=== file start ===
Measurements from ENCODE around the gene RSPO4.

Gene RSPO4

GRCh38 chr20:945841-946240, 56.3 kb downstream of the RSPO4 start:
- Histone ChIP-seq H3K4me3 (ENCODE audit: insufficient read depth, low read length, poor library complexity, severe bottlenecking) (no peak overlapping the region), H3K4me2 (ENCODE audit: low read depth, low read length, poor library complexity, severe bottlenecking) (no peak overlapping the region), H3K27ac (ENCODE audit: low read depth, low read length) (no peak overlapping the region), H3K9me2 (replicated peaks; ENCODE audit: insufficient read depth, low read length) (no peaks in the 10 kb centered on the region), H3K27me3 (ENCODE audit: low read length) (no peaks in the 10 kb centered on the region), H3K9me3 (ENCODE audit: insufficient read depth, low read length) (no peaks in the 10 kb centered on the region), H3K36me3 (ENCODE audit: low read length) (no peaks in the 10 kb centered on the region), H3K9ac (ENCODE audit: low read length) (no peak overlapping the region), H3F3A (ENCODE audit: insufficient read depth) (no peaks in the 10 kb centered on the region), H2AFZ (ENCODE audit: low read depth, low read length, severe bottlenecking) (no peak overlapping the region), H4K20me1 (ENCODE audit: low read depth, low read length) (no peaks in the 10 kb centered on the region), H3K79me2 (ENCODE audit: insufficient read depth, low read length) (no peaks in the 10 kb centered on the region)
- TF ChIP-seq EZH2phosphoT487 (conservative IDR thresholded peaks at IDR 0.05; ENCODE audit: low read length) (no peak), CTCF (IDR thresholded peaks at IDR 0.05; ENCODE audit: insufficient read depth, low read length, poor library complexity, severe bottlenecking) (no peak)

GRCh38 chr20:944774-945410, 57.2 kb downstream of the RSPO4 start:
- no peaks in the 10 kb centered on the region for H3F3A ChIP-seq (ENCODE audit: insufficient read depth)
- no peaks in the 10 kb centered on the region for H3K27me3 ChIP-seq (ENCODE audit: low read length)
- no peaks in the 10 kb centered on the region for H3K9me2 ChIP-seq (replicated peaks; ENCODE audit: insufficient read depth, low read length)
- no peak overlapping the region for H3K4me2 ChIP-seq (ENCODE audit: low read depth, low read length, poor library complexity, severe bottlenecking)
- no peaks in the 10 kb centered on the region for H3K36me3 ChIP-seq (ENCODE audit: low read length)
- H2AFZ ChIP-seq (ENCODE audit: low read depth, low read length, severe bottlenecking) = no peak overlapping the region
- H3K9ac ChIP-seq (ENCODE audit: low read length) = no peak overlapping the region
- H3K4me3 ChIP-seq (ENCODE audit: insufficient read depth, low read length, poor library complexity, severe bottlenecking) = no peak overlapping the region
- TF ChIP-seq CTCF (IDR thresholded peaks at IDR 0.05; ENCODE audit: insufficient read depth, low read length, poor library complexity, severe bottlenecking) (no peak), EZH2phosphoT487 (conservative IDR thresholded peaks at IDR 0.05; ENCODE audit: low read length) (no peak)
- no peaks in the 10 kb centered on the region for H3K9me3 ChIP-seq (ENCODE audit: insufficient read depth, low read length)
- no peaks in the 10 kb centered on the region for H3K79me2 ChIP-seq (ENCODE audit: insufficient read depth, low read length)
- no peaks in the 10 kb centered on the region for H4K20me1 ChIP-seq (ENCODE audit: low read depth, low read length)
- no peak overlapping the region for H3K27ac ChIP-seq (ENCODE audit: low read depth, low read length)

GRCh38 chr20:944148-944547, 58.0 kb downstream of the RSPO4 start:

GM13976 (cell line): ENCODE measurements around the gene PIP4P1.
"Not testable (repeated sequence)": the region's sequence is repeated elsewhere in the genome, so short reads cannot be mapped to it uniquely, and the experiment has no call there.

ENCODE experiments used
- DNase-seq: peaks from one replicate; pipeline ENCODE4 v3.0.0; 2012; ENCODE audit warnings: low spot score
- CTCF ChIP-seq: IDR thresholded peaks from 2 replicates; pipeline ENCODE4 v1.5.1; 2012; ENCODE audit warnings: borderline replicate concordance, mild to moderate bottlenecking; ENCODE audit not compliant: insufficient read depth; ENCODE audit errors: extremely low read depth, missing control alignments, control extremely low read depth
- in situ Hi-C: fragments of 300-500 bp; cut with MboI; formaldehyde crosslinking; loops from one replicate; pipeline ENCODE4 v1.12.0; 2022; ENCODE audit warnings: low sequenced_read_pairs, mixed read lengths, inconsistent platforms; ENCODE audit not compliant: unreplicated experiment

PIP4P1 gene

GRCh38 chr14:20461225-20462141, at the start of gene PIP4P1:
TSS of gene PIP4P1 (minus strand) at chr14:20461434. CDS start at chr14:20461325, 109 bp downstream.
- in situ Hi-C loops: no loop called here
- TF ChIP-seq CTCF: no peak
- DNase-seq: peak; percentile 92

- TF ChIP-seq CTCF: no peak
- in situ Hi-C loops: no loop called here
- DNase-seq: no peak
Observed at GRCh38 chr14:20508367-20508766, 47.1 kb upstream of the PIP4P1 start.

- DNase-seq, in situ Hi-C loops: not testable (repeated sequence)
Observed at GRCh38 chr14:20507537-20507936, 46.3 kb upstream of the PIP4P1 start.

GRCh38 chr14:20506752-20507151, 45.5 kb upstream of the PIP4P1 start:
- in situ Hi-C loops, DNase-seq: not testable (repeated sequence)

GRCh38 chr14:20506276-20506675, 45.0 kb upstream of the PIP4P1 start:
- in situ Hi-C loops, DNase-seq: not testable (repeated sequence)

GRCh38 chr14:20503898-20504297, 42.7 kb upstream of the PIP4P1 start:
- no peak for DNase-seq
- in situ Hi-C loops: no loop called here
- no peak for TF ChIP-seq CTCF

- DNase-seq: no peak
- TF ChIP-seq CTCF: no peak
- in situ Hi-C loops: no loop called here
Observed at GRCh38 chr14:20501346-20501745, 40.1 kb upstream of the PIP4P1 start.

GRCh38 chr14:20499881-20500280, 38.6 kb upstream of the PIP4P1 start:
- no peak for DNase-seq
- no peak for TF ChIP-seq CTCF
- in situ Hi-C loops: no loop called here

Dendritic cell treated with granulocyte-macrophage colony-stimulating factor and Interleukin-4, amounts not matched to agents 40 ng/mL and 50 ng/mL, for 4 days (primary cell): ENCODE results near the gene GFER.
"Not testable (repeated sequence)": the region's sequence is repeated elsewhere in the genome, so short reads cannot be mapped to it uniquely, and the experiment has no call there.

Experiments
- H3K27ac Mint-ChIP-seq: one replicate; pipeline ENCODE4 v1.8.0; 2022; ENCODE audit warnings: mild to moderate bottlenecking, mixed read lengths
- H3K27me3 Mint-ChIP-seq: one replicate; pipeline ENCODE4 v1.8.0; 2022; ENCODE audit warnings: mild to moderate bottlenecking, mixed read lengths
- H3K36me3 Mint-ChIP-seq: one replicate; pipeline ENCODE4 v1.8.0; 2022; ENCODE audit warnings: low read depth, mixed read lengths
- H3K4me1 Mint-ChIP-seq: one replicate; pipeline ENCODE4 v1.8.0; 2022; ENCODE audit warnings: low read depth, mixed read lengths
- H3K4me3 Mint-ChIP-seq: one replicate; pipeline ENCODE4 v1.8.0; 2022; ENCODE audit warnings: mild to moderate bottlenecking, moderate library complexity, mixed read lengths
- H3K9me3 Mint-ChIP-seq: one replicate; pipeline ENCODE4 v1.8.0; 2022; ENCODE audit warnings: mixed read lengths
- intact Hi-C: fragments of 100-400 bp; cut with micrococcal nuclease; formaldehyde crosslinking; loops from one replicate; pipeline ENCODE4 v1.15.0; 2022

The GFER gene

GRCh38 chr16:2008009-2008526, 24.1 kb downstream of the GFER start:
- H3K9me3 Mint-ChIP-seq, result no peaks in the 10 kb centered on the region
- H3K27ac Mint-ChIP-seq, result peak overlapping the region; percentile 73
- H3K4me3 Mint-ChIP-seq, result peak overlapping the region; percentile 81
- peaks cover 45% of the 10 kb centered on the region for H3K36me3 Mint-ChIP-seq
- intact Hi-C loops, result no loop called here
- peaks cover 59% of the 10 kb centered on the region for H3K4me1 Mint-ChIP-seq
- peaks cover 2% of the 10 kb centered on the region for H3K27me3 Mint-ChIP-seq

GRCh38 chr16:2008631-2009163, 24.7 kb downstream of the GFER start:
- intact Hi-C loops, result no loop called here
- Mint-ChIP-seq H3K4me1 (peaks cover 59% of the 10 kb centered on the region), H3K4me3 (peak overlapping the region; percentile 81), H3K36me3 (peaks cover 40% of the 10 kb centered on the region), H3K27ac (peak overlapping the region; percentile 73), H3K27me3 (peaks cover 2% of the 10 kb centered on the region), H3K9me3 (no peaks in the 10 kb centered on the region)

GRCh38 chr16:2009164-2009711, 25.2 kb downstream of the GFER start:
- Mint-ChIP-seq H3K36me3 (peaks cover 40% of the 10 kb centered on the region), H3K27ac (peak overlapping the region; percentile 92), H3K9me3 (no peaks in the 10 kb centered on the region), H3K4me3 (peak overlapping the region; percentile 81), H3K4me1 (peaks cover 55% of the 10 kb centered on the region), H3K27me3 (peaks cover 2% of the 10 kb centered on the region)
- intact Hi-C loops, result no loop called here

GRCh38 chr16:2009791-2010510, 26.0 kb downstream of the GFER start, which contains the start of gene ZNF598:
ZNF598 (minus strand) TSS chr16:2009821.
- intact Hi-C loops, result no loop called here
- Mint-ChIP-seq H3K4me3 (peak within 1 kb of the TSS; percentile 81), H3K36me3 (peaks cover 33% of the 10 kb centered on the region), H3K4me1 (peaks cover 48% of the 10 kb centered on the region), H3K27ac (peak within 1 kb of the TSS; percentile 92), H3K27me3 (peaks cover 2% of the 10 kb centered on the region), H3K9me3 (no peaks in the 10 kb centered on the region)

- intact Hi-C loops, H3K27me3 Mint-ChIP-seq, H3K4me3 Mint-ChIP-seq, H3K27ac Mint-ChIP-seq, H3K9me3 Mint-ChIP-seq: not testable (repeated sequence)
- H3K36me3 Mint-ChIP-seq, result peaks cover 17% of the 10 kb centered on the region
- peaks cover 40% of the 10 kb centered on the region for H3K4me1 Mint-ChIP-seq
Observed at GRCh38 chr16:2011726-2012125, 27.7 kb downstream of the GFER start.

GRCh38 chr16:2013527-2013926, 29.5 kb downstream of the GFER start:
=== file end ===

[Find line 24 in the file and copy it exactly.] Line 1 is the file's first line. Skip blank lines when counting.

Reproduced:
- DNase-seq: peaks from one replicate; pipeline ENCODE4 v3.0.0; 2012; ENCODE audit warnings: low spot score